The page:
Syria's war has killed more than 210,000 people, uprooted half the population and left the country in ruins since erupting four years ago.
Key figures follow on the conflict that began with peaceful protests for reform but escalated into an all-out civil war drawing foreign jihadists after a brutal crackdown on dissent.
– Casualties –
The Syrian Observatory for Human Rights, which relies on a large network of activists and medics across the country, says that 210,060 people were killed between March 2011 and February 2015.
They included 65,146 civilians, of whom 10,664 were children.
Among the anti-regime fighters, 38,325 were Syrian rebels while 24,989 were foreign jihadists.
On the regime side, the dead included 45,385 soldiers, 29,943 militia fighters, 640 members of Lebanon’s Hezbollah Shiite movement, and 2,502 Shiite militiamen from other countries.
The Observatory says the toll is probably “much higher” but it is impossible to gather information in certain areas under regime and jihadist control.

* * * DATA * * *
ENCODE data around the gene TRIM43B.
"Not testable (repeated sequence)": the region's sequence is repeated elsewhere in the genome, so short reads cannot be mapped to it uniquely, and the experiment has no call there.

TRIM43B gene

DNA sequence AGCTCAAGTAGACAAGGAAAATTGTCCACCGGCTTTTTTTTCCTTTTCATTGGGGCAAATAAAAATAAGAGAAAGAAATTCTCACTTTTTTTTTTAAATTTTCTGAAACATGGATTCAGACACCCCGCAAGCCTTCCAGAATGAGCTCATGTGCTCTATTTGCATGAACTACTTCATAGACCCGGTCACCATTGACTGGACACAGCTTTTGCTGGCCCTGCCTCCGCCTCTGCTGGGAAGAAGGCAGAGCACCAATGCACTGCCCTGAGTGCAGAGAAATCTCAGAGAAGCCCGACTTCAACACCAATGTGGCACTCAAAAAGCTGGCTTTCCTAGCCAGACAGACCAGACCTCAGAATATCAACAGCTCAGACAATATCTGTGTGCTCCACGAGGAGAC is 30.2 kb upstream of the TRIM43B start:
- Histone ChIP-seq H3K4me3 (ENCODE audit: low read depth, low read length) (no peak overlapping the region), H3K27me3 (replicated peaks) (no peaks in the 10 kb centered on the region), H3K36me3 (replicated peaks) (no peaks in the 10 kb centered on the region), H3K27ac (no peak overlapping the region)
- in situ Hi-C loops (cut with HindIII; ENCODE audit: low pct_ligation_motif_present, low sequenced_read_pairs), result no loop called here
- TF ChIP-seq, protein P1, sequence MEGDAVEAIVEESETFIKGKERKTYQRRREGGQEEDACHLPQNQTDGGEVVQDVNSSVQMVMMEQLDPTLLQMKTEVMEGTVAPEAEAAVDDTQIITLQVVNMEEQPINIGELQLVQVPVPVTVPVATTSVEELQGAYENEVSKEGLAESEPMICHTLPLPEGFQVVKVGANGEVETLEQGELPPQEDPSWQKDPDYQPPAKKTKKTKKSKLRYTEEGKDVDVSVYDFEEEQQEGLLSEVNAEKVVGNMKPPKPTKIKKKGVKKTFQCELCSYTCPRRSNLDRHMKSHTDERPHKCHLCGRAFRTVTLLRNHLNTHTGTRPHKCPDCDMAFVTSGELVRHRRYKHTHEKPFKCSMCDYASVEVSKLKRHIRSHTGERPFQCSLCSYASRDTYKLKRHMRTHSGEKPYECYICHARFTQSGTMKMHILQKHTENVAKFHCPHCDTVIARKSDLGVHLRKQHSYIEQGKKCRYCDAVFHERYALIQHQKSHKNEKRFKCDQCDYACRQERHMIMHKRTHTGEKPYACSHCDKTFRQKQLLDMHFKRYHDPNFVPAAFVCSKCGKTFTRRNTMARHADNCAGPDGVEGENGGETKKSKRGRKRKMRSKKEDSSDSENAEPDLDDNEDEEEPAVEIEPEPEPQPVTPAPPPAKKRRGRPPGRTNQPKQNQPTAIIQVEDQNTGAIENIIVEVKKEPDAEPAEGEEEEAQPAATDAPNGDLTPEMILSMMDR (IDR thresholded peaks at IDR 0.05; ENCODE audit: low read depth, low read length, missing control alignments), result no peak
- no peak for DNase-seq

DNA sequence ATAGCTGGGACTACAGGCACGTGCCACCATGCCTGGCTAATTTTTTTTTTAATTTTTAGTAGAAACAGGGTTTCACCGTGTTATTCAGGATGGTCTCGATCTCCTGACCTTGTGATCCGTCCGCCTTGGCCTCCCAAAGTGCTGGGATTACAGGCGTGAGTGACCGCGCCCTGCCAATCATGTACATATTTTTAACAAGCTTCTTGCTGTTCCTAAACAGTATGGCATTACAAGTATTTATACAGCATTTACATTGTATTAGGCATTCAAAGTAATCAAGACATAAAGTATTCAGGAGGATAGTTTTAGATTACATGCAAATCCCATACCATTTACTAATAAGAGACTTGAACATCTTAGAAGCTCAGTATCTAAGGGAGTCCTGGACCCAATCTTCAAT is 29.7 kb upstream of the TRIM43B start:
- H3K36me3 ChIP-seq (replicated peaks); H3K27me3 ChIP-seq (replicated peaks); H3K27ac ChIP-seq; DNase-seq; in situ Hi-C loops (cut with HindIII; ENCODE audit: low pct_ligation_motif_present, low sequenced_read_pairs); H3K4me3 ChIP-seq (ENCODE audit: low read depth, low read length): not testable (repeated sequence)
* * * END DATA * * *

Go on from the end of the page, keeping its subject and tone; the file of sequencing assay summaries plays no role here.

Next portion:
It says about 20,000 people have also gone missing in Syria’s infamous jails.
Thousands more — combatants and civilians — have been taken hostage by groups including the Islamic State jihadist organisation.
– Refugees and displaced –
According to UN figures, 11.4 million people have fled their homes, of whom nearly four million have left the country.
Nearly 1.2 million have taken refuge in Lebanon — equivalent to more than a quarter of its population.
The actual figure is probably higher as many Syrians are unregistered.
Roughly 625,000 have taken refuge in Jordan, 245,000 in Iraq and 137,000 in Egypt.
Turkey says it has accepted about two million.
Refugees are mired in poverty, health problems and growing tensions with local communities where they live in makeshift camps and extremely difficult conditions.
Inside Syria, 60 percent of the population of 23 million is poverty-stricken, the UN’s Food and Agriculture Organization estimated in September.
Up to 2.4 million children cannot go to school because of insecurity, the UN children’s agency says.
– Economic consequences –
Experts say the conflict has set Syria’s economy back by three decades, with half of the population unemployed and most of the infrastructure destroyed.
The International Monetary Fund says its gross domestic product has contracted by more than 40 percent.
The war damage bill comes to some $31 billion, according to official statistics. Oil production has dropped by 96 percent.